What’s the recommended daily sugar intake (in grams and calories)? Does it differ by adult/children, female/male, weight/height/BMI, ethnicity, and also weight loss goals?
These are great questions.
You ask first what is the daily recommendation for sugar. I do not recommend ANY daily sugar intake. It is simply not necessary to eat sugar. You will get all the sugar you need to fuel your body through natural foods such as fruits and vegetables. If you are asking what are the daily requirements for carbohydrates, this will depend on what type of food plan you wish to follow (see below). I would recommend a lower carb, moderate protein and moderate to higher fat diet.
How to best limit your sugar intake really depends on if you are a food addict. If you are not addicted to sugar, you may find that you can gradually reduce your intake until you have reached the amount that you are comfortable eating. However, if you are addicted to food, or have an emotional dependence on it, and want to stop eating sugar completely, I would suggest cold turkey. A gradual reduction only prolongs the withdrawal period and will make it harder to stay quit. A quick stop, and you will find that in three to four weeks, you will no longer crave sugar.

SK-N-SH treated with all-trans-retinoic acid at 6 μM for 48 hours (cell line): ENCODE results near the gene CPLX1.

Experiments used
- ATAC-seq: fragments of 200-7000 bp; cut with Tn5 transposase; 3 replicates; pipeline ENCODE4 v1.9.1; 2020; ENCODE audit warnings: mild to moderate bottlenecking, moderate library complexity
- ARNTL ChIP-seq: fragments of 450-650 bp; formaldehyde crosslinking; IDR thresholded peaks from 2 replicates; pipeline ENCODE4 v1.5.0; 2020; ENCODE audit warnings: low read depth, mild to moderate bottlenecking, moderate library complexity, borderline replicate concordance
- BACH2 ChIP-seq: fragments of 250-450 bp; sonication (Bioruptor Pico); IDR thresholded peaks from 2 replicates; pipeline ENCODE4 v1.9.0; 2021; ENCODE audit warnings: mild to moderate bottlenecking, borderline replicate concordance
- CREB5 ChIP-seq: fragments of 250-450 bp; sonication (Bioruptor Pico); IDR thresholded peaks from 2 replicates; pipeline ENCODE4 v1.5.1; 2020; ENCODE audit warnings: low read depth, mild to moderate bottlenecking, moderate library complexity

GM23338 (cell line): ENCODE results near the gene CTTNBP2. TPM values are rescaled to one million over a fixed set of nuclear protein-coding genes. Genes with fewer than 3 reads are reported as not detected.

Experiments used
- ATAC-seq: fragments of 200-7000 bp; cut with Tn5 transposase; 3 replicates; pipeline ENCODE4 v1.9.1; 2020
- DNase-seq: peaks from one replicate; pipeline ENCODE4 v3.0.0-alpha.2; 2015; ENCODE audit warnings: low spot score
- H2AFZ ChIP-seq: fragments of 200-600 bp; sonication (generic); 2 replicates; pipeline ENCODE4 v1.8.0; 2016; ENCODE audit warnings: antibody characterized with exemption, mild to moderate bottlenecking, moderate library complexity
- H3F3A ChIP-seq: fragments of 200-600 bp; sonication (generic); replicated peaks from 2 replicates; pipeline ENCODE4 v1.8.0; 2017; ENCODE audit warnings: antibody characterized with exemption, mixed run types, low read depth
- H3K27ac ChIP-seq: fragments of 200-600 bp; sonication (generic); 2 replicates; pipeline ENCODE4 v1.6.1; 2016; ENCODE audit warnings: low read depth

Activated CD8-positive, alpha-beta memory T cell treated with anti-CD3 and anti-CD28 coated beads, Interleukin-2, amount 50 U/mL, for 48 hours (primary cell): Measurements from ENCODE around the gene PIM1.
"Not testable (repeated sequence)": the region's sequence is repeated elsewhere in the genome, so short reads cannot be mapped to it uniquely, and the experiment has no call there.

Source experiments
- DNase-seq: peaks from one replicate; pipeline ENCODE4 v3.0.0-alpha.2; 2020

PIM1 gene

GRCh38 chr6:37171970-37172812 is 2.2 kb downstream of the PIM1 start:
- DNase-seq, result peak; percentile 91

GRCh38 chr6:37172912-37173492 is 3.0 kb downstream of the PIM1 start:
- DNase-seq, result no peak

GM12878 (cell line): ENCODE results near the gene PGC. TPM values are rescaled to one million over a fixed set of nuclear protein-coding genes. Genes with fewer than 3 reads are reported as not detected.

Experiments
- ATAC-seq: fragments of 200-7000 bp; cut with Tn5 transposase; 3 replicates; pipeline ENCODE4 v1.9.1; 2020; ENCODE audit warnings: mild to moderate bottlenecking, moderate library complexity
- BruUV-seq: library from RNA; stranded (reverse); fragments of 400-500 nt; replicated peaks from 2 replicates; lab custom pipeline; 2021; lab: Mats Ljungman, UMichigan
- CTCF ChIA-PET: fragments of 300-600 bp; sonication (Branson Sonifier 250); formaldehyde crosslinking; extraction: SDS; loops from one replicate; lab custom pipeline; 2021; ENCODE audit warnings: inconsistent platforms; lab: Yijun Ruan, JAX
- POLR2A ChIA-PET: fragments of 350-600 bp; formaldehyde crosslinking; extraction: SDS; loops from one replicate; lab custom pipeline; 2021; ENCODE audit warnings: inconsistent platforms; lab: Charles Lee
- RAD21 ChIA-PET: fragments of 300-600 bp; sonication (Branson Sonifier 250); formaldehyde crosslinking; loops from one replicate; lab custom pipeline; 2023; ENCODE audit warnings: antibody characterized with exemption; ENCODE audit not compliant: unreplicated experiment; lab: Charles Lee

Many people do experience withdrawal symptoms from a sugar detox. These are irritability, fogginess, lethargy, cravings, restlessness, insomnia, dizziness.
The Atkins diet is just one example of a low carb diet. It is perhaps the best known because it is the first low carb diet that caused a media sensation in the 1970s and 80s. Against popular medical advice that stated that we should cut fats and proteins, Atkins advocated a diet rich with proteins and fats and very few carbs.
There are now many other popular low carb diets available – many are very similar to Atkins. There are the Paleo diets (Caveman diets) that emphasize primarily proteins, fats and vegetables. There is the Glycemic index diet that does not limit carb content but does recommend complex carbs over simple carbs. There are the higher fat diets, that recommend low carb, moderate protein and high fats. All of these would benefit a food addict. I would recommend that you find the one which suits you the most.
Here are some links, amongst many available:
GI Index: http://www.gidiet.com/
Low carb, high fat: http://www.dietdoctor.com/lchf